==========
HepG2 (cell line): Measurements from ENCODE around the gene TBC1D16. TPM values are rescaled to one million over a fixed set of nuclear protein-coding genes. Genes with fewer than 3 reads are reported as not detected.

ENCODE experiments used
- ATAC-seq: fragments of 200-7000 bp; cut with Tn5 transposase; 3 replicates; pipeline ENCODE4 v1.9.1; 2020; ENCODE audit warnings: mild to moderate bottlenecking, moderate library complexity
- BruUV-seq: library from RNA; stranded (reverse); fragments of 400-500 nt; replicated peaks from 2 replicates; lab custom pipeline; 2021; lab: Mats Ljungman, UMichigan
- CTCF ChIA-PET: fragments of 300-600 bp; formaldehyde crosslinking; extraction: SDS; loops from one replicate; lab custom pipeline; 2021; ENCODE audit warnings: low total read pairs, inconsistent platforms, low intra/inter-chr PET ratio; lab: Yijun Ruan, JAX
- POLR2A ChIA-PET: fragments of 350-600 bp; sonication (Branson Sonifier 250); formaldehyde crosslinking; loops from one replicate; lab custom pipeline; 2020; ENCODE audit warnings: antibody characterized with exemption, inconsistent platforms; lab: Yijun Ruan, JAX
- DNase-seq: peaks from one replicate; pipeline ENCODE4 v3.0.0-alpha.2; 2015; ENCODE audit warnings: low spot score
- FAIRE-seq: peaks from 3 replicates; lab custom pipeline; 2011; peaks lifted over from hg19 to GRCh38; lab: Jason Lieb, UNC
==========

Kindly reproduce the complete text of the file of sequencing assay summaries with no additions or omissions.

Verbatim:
HepG2 (cell line): Measurements from ENCODE around the gene TBC1D16. TPM values are rescaled to one million over a fixed set of nuclear protein-coding genes. Genes with fewer than 3 reads are reported as not detected.

ENCODE experiments used
- ATAC-seq: fragments of 200-7000 bp; cut with Tn5 transposase; 3 replicates; pipeline ENCODE4 v1.9.1; 2020; ENCODE audit warnings: mild to moderate bottlenecking, moderate library complexity
- BruUV-seq: library from RNA; stranded (reverse); fragments of 400-500 nt; replicated peaks from 2 replicates; lab custom pipeline; 2021; lab: Mats Ljungman, UMichigan
- CTCF ChIA-PET: fragments of 300-600 bp; formaldehyde crosslinking; extraction: SDS; loops from one replicate; lab custom pipeline; 2021; ENCODE audit warnings: low total read pairs, inconsistent platforms, low intra/inter-chr PET ratio; lab: Yijun Ruan, JAX
- POLR2A ChIA-PET: fragments of 350-600 bp; sonication (Branson Sonifier 250); formaldehyde crosslinking; loops from one replicate; lab custom pipeline; 2020; ENCODE audit warnings: antibody characterized with exemption, inconsistent platforms; lab: Yijun Ruan, JAX
- DNase-seq: peaks from one replicate; pipeline ENCODE4 v3.0.0-alpha.2; 2015; ENCODE audit warnings: low spot score
- FAIRE-seq: peaks from 3 replicates; lab custom pipeline; 2011; peaks lifted over from hg19 to GRCh38; lab: Jason Lieb, UNC